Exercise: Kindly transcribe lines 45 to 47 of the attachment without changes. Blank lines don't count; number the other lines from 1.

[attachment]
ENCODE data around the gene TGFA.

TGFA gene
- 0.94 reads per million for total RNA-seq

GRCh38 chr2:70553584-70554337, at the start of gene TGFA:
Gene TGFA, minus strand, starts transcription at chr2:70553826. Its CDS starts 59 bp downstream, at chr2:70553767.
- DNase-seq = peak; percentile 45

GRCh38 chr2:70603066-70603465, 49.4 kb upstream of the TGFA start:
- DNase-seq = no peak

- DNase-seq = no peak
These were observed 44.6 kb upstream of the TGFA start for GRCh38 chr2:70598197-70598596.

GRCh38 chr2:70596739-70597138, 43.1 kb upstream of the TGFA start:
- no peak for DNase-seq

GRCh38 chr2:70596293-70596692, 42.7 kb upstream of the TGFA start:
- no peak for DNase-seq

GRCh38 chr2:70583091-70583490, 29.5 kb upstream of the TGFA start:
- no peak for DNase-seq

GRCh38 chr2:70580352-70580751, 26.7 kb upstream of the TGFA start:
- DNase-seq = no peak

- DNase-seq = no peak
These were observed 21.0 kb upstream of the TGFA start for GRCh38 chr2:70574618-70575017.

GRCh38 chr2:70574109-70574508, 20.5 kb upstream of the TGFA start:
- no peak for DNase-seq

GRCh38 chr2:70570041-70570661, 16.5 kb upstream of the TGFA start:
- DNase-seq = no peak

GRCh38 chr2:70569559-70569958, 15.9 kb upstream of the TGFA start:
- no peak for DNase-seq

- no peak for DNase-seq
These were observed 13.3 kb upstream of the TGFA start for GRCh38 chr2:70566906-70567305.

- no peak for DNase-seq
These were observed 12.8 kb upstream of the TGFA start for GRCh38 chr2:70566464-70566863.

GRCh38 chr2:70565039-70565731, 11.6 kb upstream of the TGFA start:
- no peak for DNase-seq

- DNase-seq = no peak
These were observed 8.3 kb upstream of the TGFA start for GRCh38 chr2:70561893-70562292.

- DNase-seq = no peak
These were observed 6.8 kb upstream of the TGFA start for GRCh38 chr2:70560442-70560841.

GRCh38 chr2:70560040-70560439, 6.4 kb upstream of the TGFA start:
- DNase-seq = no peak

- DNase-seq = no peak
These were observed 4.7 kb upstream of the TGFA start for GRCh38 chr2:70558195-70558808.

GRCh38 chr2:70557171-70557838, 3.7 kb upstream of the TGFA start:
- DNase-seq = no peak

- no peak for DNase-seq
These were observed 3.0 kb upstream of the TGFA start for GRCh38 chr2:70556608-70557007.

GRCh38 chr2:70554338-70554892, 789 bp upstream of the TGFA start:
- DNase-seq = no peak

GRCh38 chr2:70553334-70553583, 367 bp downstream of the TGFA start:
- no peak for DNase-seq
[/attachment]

GRCh38 chr2:70554338-70554892, 789 bp upstream of the TGFA start:
- DNase-seq = no peak

GRCh38 chr2:70553334-70553583, 367 bp downstream of the TGFA start: